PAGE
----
Marathon Recap Article 5 – End Game

This article is the fifth of six detailing my personal experiences from Week One of training to finishing the 26.2 miles of the 2013 ING NYC Marathon. For the previous posting, please click here.

Manhattan V2.0 and the Grand Finale
The second trip into Manhattan starts art Mile 21 with some great little neighborhoods in Harlem and a pleasant little trip around Marcus Garvey Park onto 5th Avenue south. The crowds are back and fired up…I’m sure it would’ve been a delightful jaunt if my brain wasn’t so focused on pure survival. This is where they say the race really starts and I was hanging on for dear life.

My main focus moving towards Mile 22 was to see Team Luhmann waiting for me again at 96th St…this meant everything to me mentally as I started counting down blocks at 120th St. I can’t say I was in too much pain. The great work my PT team at Mile Square Physical Therapy had completely negated my plantar fasciitis. I was just tired. Really, really tired. I started to walk through the water stations to stretch out a bit and make sure I got my fluids. I was hanging in there okay but right at 106th St, things got a bit hairy.

To this point in my running career I had never experienced cramping. It was something I figured I was just immune to and in all my training up to the 20 milers, I had only drank water even through hotter weather…this was my cardinal sin. My cramping battle is the one race memory that is still as vivid in my mind as if it happened a couple minutes ago. It started with my left hamstring as a sharp clenching feeling. I jerked a bit in surprise; then the other hamstring went and I desperately hobbled over to the sidewalk, cutting a few unfortunate runners off along the way. As I wobbled to the side, I remember hearing a girl exclaim to her friend, “Oh, look! He’s cramping”…I considered asking if either of them were doctors but since they looked to be in their 20s and since I doubt a doctor could’ve helped in the first place, I didn’t say anything but tried to bend over to stretch and relieve the pain. As soon as I did my abs cramped up and then I thought, uh oh. I knew at this point there wasn’t anything I could do. I missed the banana in the Bronx; I didn’t drink enough Gatorade along the way; I instantly learned my lesson…but that was all inconsequential 23 miles in and just over three to go…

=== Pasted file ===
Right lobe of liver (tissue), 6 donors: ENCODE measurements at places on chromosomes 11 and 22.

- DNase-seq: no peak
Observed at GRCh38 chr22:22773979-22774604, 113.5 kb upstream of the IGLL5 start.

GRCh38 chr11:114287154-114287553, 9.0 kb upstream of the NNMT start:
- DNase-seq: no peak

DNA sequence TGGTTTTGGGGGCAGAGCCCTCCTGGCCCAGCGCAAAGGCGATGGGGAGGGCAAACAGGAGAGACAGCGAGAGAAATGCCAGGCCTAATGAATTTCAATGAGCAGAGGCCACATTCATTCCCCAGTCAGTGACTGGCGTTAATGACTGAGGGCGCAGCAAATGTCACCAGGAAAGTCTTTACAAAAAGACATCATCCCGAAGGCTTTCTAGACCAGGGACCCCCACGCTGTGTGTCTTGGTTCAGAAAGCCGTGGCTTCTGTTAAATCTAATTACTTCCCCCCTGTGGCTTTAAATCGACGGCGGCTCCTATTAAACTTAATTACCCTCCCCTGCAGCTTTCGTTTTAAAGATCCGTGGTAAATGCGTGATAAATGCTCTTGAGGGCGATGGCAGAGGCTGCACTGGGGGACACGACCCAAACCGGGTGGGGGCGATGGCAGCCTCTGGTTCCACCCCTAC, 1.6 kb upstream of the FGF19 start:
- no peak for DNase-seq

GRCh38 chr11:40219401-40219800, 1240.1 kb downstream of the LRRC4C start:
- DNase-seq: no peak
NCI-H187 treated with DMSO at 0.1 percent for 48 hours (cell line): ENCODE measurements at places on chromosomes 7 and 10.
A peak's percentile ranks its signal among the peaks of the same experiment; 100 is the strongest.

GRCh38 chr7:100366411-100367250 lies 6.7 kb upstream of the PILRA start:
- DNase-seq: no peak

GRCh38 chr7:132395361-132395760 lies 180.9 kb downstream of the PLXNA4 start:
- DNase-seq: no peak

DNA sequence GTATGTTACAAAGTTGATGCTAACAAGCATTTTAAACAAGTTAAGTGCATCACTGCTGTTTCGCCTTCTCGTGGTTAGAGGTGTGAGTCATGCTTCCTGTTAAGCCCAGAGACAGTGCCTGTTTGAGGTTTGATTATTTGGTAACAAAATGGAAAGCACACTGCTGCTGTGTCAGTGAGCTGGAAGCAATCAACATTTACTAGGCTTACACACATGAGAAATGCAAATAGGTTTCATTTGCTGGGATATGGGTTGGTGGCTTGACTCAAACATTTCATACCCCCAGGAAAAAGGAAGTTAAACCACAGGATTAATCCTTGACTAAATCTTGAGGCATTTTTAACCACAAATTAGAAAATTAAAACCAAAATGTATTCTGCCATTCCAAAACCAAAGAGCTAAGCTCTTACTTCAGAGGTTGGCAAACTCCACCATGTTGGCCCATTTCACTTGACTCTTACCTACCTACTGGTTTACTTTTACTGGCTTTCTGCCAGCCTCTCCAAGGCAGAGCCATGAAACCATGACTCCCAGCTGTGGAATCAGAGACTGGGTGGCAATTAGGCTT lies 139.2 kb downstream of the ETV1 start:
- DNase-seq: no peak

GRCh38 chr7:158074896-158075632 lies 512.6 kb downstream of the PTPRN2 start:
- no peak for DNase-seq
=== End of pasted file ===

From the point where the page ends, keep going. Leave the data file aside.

So I chugged all the water in my hydration belt (btw if you need one, my Fitletic belt is awesome). I started walking. Then I started a slow jog down to my last visit with my wife et al for one more mental boost. They were awesome jumping around me and it gave me some juice for the last push. My advice to anyone planning on running a marathon in the future is to bring your family and friends. The raucous crowds are awesome (especially when you write your name on your shirt for personalized cheers) but they are all no substitute for the elation you feel in sharing your most challenging moments with the people you love.  I left those very people reenergized but still hobbling as I passed through the Engineer’s Gate at 90th St and into Central Park.

Central Park is an amazing place to run. The six mile Park Drive is a beautiful shady trail with rolling hills and fantastic scenery. On Marathon Sunday those little hills were excruciating. After a quick time check I realized there was no way I was going to break my four hour goal and I spent my mile and a half south bound merely putting one foot in front of the other trying to push just enough not to cramp up again. I failed. Just before Mile 25, all the muscles in my legs went haywire again. I felt pretty bad because I yelled my favorite four letter word in frustration as I bailed again to the sidewalk. Hopefully the kiddies didn’t hear it over the cheers…this time I was able to get back moving pretty quickly and pushed my way out of the Park and onto 59th St without stopping again.

The right onto 59th St is another one of those special moments in the ING NYC Marathon. The crowds are once again lined 3-4 deep and the road is a little more packed in that the Avenues. Everyone knows this is the final stretch and it’s the time to give it everything left in the tank to make a beeline for the finish. For me, I was really just trying to keep it going. My legs muscles were tweaking (not twerking, mind you) all over the place and I said a prayer that the cramps hold off just long enough for me to get through the final half mile. Apparently someone was listening because I made it.

The final turn back into the Park is incredible. There is a big stage with bands rocking out just as you reenter and can immediately see the 26 Mile markers down the hill. After crossing 26, the mile markers become a countdown in meters…and of course the last 400 are all up hill. Until this time, I don’t think I’d ever realized just how long a football field is…it’s both a motivator and a de-motivator seeing the numbers tick down but also understanding just how much it takes to get each 100 meters. With 100 left, you can finally see the finish and the grandstands one both sides filled with marathon enthusiasts. At this point, I put the hammer down and put everything I had into finishing strong and grabbing that big heavy Finisher’s Medal.

The feelings that come after the finish are hard to describe. I was upset that I didn’t make my goal but elated that I was able to overcome my personal battle to finish. I was irritated at the people stopping right after the finish line for pictures when all I wanted was to stretch out my legs and keep walking. I also felt a little bit like crying. I don’t know why; I just got that lump in my throat out of nowhere. I suppose it’s all part of the physiological toll 26.2 miles takes on both your mind and body. 

Next Article: Post Marathon

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